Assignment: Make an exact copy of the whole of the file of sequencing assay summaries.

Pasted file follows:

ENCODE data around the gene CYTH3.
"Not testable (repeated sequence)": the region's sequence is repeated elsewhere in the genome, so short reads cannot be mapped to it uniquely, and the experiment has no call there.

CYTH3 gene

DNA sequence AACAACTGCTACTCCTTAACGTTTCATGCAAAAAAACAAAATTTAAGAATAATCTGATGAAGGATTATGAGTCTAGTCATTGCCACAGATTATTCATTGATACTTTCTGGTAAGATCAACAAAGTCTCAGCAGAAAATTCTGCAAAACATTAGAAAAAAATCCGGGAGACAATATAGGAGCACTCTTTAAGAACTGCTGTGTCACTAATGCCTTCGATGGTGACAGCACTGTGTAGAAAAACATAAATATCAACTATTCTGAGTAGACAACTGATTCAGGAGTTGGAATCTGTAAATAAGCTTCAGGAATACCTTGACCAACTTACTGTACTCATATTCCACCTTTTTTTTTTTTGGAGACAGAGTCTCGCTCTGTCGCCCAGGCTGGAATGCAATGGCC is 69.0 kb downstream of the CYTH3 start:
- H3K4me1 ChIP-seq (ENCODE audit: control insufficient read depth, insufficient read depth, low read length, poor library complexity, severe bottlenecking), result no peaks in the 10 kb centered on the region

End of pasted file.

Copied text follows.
ENCODE data around the gene CYTH3.
"Not testable (repeated sequence)": the region's sequence is repeated elsewhere in the genome, so short reads cannot be mapped to it uniquely, and the experiment has no call there.

CYTH3 gene

DNA sequence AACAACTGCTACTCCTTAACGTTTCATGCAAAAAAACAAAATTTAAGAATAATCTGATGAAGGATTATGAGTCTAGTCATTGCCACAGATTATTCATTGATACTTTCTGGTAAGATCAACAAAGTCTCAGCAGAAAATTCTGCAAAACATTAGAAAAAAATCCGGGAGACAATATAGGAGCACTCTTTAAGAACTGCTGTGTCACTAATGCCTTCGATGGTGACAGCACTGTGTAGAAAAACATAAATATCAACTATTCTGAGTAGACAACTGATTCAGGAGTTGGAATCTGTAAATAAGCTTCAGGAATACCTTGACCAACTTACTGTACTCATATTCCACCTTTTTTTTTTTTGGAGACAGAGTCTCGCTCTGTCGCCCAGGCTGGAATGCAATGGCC is 69.0 kb downstream of the CYTH3 start:
- H3K4me1 ChIP-seq (ENCODE audit: control insufficient read depth, insufficient read depth, low read length, poor library complexity, severe bottlenecking), result no peaks in the 10 kb centered on the region